1/3 of the coffee, food, including fruits, vegetables, nuts, chocolate and spices, is created through the process and help of pollination. More than 3/4 of the world's plants need a pollinator to reproduce. Pollinators, however, have been declining for the past several years, and could really affect our overall ability to grow and yield crops and feeding our future.
What's at Stake?
First, we have to begin to understand the impact that pollinators have on our environment. Playing a vital role in plant reproduction, pollen transportation, and a number of wildlife benefits. Without pollinators, our human race, and earth's terrestrial ecosystems simply could not survive. more than 75% of the world's crops grown are dependent on pollinators to reproduce and survive.
Next, we should begin to understand our impact on their environment. With the introduction of invasive species, continued expansion of ag land, and increased diseases and parasites present, there has been a continuing decline of the pollinator population. Invasive species and ag land crowd out or destroy native habitat and kill existing pollinators within the area.
We can also see that warming temperatures have caused an earlier bloom period for a lot of wildflowers, which are costing some pollinators the opportunity to feed. This has endangered traveling pollinators that rely on specific species to feed on in the early spring and summer months, and in missing their bloom period, can cause them to die.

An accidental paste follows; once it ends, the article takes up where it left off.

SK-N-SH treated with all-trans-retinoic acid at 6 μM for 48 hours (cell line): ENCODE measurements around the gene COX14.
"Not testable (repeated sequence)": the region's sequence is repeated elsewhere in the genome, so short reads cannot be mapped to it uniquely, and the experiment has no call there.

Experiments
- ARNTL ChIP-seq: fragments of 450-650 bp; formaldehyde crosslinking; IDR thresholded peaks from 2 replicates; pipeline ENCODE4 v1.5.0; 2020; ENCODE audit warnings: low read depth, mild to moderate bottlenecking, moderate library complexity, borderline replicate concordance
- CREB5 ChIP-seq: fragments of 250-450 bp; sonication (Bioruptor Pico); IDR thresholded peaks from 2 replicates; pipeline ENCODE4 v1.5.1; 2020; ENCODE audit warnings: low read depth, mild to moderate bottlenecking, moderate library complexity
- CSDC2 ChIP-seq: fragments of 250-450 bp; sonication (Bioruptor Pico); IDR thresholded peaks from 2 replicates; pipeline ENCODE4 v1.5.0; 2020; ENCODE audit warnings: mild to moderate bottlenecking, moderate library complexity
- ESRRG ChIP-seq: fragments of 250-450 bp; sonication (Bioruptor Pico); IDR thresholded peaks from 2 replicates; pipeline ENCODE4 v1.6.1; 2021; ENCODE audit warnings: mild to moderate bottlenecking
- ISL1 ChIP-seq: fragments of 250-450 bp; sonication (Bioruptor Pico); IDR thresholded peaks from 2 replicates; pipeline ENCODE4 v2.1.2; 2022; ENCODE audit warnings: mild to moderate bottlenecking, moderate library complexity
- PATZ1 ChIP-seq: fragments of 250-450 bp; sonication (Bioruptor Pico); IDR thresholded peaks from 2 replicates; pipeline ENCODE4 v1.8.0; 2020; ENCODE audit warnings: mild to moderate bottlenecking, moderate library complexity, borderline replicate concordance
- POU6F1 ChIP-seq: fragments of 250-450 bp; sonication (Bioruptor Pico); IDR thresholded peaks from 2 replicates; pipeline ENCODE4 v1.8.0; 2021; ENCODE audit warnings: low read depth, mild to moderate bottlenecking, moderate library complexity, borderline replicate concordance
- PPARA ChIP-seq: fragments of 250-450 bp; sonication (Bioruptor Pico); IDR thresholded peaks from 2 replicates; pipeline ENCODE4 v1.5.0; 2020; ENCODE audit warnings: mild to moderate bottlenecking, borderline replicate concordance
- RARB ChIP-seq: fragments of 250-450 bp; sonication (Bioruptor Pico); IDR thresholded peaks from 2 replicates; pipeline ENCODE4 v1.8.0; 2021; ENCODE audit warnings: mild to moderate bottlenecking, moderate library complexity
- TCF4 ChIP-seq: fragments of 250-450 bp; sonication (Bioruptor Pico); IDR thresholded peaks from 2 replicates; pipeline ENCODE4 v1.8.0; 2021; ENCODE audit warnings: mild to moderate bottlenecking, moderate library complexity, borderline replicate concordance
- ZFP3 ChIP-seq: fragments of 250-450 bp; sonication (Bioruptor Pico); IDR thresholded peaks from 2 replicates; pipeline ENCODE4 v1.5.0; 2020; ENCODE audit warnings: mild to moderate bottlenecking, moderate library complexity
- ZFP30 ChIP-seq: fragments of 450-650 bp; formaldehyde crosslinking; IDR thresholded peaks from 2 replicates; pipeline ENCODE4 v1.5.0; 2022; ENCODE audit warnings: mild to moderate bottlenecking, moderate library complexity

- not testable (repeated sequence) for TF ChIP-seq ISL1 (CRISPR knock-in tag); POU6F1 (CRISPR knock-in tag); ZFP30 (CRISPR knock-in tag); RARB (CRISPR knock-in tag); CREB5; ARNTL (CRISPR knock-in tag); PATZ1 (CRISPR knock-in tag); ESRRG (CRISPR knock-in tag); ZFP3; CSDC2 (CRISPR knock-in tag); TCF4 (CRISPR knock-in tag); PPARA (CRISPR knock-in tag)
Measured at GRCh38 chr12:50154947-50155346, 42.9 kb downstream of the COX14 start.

What can we do?
We can understand our role in our own ecosystems and how to implement proper practices. Whether we have hundreds of acres, a nice acreage, or just a quarter acre lot with a nice yard, we can all make significant impacts. Continuing to grow our knowledge for these plants and animals will benefit us both in the long run.
Planting natives can be tough and requires patience. Know the best practices, have a consistent plan of action, and using patience will go a long way. There is no one size fits all for different regions and ecosystems. The same goes for your goals in mind. Whether planting a tenth of an acre for your lawn to support pollinators, or hundreds of acres of native grasses and wildflowers, it can be overwhelming. Don't be afraid to reach out and for help to create a plan and get some cost share help through state and federal agencies.
Plan for diversity. The more diversity you have when it comes to natives, the better health for your soil, and more wildlife and pollinators you can attract and support. Ecosystems balance off of an array of different species of plants and more is always better. Each specific plant benefits both the soil, and animals around it in different way, some of which are the only food source for some wildlife and insects. Find out more about how native plants can help enhance your property.